Tuesday 18 October 2016

Project PERFECT Year 3: Kathy

During my first year on Project PERFECT I have had the opportunity to explore a number of avenues of research relating to the epistemic benefits of imperfect cognitions.

Falsity-Dependent Truths in Memory and Social Cognition

I have been collaborating with Lisa on a project on memory distortions; cases in which people appear to remember things from the past but the memories are inaccurate. The memories often have a kernel of truth but at least some of the details are false. Many previous discussions of the phenomenon have focused on evolutionary advantages and psychological gains associated with having false memories. For example, it has been emphasised that having false beliefs about the quality of one’s own performance on a task could have psychological benefits by increasing our wellbeing.

Our focus has instead been on identifying epistemic gains associated with having false memories. For example, it has been argued that many false memories are the result of cognitive mechanisms that are useful for imagining the future being used to represent the past, leading us to falsely believe that things that we only imagined really happened. In this case, we focus on how there can be gains in terms of knowledge and understanding that are associated with being able to imagine future events, and how these gains are associated with the distorted memories.

In our upcoming work, we will be applying the notion of epistemic innocence to understand the nature of the epistemic gains associated with memory distortions. Something is epistemically innocent if it meets the following description: although it is epistemically costly because it involves, for example, misrepresenting reality, it can bring substantial epistemic gains that would otherwise be absent. Past discussions of epistemic innocence have focused on the epistemic innocence of cognitions: e.g. the ways that specific delusions or confabulated beliefs can bring epistemic gains. But our research on memory distortion considers how cognitive mechanisms can be epistemically innocent: how it can be epistemically costly to have a particular cognitive mechanism but the possession of the mechanism can bring epistemic gains that would not have been acquired otherwise.

We think that the application of the notion of epistemic innocence to cognitive mechanisms can clarify what occurs in the case of memory distortions and capture the precise nature of the epistemic advantages associated with the phenomenon. For example, where a cognitive mechanism both facilitates the imagination of future events and causes memory distortions, the mechanism can be viewed as epistemically innocent, because it brings benefits in terms of allowing us knowledge and understanding about the future, even if particular distorted memories do not bring benefits.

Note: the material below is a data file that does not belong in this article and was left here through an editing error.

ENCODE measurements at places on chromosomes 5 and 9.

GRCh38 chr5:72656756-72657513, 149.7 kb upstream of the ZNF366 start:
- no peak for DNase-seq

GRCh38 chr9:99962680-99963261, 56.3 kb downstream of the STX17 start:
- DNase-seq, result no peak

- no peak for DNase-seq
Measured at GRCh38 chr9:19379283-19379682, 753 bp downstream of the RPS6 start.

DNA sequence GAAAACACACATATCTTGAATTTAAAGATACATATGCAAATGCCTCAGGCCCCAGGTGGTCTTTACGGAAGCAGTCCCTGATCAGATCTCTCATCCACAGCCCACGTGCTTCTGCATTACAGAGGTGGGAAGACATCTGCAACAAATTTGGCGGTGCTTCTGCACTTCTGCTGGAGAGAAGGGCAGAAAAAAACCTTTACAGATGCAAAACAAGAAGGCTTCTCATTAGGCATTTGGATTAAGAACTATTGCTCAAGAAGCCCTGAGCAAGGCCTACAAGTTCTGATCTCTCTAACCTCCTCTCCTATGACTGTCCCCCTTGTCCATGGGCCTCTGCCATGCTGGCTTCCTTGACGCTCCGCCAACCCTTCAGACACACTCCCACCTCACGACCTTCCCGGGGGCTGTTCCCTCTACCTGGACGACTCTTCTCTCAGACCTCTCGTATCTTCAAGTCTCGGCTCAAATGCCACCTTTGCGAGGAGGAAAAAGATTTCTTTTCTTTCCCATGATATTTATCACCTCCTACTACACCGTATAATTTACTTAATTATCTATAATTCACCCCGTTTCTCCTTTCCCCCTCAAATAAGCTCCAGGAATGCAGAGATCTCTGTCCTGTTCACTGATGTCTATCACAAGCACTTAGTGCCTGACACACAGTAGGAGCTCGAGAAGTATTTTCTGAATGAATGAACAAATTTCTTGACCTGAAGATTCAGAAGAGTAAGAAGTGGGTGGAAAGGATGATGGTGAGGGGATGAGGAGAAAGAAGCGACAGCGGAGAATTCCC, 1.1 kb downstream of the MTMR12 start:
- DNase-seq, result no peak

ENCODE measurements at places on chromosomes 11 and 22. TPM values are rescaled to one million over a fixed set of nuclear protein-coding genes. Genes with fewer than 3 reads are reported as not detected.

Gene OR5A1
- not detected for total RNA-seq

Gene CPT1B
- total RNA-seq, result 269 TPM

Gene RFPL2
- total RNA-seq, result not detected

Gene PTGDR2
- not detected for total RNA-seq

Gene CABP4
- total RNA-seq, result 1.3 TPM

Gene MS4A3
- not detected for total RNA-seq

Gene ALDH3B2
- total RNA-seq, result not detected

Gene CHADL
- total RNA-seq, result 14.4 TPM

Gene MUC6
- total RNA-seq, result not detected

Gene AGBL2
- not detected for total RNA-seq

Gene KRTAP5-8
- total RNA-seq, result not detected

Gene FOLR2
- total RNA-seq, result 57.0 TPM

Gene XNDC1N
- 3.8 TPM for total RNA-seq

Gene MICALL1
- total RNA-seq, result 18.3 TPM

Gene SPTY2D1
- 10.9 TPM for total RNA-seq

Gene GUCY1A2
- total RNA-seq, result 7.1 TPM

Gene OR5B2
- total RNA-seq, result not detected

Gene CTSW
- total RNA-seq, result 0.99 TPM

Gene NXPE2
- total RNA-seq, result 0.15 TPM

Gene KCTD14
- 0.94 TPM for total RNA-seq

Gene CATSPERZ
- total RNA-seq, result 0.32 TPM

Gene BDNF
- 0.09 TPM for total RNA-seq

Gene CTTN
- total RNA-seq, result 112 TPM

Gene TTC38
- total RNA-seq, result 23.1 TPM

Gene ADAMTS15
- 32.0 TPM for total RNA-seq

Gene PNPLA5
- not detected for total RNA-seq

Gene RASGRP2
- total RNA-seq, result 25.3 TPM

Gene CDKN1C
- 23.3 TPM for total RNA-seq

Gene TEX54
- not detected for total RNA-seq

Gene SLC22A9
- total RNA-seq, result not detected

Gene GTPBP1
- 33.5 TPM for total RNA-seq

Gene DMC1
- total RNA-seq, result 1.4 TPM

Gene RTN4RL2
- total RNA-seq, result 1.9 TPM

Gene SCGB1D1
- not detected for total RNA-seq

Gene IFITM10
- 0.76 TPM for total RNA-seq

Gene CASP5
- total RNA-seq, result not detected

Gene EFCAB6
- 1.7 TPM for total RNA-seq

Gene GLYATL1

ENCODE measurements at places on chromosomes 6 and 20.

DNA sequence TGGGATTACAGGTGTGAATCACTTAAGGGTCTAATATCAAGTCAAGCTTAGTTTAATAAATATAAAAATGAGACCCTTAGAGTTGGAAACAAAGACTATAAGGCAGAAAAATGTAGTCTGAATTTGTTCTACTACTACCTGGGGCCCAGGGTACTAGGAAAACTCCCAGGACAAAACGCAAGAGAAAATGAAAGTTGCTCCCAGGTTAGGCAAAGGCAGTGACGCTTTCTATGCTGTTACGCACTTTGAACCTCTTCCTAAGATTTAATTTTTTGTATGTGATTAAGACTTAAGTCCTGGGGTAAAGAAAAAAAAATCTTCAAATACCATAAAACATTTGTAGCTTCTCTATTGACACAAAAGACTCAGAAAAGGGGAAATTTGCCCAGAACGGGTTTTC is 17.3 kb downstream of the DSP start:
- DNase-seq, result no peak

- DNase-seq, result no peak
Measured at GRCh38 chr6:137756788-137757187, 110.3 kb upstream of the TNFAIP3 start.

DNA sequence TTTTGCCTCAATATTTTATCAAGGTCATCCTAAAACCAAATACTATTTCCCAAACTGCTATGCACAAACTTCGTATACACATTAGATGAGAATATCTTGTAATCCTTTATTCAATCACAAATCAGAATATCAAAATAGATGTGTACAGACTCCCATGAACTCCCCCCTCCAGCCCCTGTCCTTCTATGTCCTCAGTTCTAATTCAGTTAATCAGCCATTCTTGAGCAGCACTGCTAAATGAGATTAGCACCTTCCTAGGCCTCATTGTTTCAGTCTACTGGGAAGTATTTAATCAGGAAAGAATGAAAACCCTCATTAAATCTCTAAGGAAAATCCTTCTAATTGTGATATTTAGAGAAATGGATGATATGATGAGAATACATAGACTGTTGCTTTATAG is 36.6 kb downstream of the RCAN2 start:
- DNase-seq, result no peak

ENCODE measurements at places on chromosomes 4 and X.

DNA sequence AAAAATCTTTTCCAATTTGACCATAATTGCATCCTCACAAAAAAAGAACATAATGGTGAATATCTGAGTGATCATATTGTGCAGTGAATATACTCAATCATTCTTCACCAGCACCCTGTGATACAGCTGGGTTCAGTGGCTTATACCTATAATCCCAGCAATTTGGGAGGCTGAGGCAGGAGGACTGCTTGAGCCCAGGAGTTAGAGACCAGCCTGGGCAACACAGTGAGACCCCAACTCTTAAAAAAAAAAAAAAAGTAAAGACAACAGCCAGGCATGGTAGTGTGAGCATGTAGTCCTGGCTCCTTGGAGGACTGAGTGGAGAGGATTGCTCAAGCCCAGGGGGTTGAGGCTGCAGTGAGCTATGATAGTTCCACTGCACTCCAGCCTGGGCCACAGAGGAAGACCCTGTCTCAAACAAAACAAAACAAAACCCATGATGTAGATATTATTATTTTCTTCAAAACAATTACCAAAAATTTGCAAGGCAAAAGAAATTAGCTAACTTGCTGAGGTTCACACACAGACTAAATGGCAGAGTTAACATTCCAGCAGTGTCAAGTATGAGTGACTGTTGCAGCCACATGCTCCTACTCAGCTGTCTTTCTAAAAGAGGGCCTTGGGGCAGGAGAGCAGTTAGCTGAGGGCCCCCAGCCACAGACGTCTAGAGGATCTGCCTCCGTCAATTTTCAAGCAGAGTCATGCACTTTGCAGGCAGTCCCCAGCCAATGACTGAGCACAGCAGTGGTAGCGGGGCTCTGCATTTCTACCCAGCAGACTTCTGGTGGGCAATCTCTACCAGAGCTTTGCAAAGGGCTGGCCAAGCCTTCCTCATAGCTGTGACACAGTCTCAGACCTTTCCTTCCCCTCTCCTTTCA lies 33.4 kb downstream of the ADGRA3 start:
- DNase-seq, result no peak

Our work on memory will be presented at the project second official workshop, PERFECT 2017, held in May 2017 at the University of Cambridge. Other speakers include Dorothea Debus, Jordi Fernandez, Kourken Michaelian, and John Sutton.

In my other work over the past year I have been focusing on the epistemic gains that can be made as a result of having social cognitions that fail to reflect social reality. The social cognitions that I have been concerned with are generalized associations that are made between members of particular social groups and certain attributes or affective responses (such as aversion), that is, stereotypes.

My work has discussed the epistemic costs that are associated with possessing and applying stereotypes in general and in medical and mental healthcare settings. I argue that it can be better in terms of knowledge and understanding not to stereotype even where a stereotype reflects some aspect of social reality. On this basis, I have argued that it can be better to have a cognition that does not reflect social reality—for example a mental state that associates men and women equally with science although men are overrepresented in the sciences. I thereby argue that social cognitions that fail to reflect social realities can be epistemically innocent.

In my future research, I intend to explore the consequences of the latter argument for extant theories of rationality defended in philosophy and psychology. I intend to show that current theories that idealise human rationality, requiring for rationality that people reflect background statistical information, for example, about the constitution of social groups, are unable to capture the benefits that come from failing to reflect social realities in our judgements.

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